For many people, old age or terminal illness means the body literally becomes and feels worn out. Everything is a major effort, and you may even have heard the elderly admit 'I'm worn out, I'm ready to go', such is the overwhelming tiredness that fill every waking moment.

The last stages of life are often spent sleeping, with more hours spent soundly asleep than awake. To an outside observer it just looks like a deep sleep, but these sleeps often border on unconsciousness. As the person awakes again, it is sometimes difficult to realise that slowly but surely they are edging closer to death.

As the body weakens, periods of 'sleep' get longer and longer, until finally the sleeper has awoken for the last time. Breathing may slow, with longer pauses between each breath, until that next breath doesn't come.

Watching someone pass away is sometimes unavoidable.

I have been in the unfortunate situation where I have been present for the last hours of four family members who died in hospital. I'm not in the medical profession, so this is simply my own personal experience which I hope may be of use to others in a similar position.

Two simply slept themselves into death.
The first, with serious lung disease - breathless but not in any great pain - slept more or less for his last 24 hours. He woke briefly for a small drink every hour or so, giving a slight wave of the hand just to acknowledge that he knew we were there. His last hour we noticed his breathing becoming slower, with longer gaps between breaths. Very peacefully he simply slowed and stopped living. No drama or visible distress at all, which spared us much upset.

The second gentleman had suffered a bleed to the brain. Initially his only symptom was vomiting a few times, but this subsided as he became dizzy and woozy. After being sedated so that hospital staff could carry out a CT scan, he was returned to a side ward soundly asleep - unconscious due to a combination of sedation and also his worsening condition. We had already been forewarned that his condition would deteriorate rapidly because of the bleed on his brain, and that nothing could be done to save him.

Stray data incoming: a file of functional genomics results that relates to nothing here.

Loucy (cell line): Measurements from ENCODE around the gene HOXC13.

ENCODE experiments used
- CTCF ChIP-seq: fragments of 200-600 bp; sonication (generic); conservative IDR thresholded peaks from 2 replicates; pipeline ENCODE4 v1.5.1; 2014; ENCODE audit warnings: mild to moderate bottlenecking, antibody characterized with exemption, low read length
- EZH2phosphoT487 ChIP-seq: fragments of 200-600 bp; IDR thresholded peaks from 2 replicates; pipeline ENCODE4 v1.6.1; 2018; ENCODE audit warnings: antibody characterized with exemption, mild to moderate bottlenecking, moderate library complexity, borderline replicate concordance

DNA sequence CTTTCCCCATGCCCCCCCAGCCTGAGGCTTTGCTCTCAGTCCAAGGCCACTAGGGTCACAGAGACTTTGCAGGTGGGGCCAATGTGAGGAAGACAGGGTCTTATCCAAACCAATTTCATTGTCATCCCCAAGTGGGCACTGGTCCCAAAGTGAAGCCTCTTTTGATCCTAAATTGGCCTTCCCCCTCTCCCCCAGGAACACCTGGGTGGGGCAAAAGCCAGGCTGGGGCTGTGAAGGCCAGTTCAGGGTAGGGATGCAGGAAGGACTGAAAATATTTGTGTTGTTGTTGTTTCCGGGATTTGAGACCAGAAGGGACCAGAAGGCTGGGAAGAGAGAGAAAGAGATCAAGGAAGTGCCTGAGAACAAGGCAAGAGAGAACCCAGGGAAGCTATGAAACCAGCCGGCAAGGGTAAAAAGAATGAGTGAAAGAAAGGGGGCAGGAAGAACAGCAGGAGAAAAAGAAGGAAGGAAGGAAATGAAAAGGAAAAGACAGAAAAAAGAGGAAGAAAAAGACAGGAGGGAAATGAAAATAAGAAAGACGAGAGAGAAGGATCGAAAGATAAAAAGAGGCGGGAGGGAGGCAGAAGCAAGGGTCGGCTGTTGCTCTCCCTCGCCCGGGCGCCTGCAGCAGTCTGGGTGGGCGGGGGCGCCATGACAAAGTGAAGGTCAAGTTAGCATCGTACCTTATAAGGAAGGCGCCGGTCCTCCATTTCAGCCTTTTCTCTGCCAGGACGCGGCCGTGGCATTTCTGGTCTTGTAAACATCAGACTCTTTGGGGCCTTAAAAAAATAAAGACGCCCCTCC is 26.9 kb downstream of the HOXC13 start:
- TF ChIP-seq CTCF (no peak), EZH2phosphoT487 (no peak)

He 'slept' very soundly for the next six or seven hours, snoring gently, then in the space of probably fifteen minutes his breathing just slowed, sometimes pausing for a minute or so. Then, peacefully, he left us.

-

A Video Interview with MacMillan nurses (BBC)

 

 

My third encounter with death was not so pleasant.
This gentleman had been admitted to hospital for treatment for a separate matter, but sadly had an unexpected heart attack on the ward, whereupon his heart actually stopped.
Doctors used CPR and managed to restart his heart and breathing, but brain damage had already been done, and we were told it was unlikely he would survive for much longer.
Although alive again and breathing unassisted, he was in a coma. Eyes were open but, as far as we could tell, unseeing and fixated on the light above his bed.
He remained in this condition for 48 hours, and was sedated as his body seemed to be experiencing some pain. (He was heavily bruised around the chest due to the CPR.) This only changed in the last few minutes of his life, when he became very agitated, as if in pain, and cried out several times before he passed away.

The fourth occasion was an elderly lady, hospitalised with pneumonia.
Antibiotic treatment seemed to be working, and for a few days a full recovery looked possible. Other underlying cardiac problems were discovered, and she soon lost interest in eating. After about a fortnight in hospital she seemed very tired, and although still cheerful with visitors had little interest in anything else.
We had already been asked our views on CPR, and advised that due to simple old age and ailments that we may lose her.
The end came quickly, but not entirely unexpected. One afternoon, just as visiting time was ending, this lady simply coughed (as if to vomit) and passed out. Within the space of 30 minutes we lost her, with just one quiet gasp at the end to signal that she was gone.

R.I.P. and my love to all

As I mentioned earlier, all these people died in hospital. Three different hospitals, in fact.

Ward staff - nurses and carers - in every case were excellent throughout, caring and helpful, and made these difficult times a little easier.
Only one person, a consultant who should have known better, offended me. On an earlier occasion, one of the above patients was admitted to hospital with a urine infection, and there for 12 days. The consultant dumped a DNR notice in the medical notes ON THE DAY OF DISCHARGE without attempting to discuss it with family, who had been visiting at least four hours every day.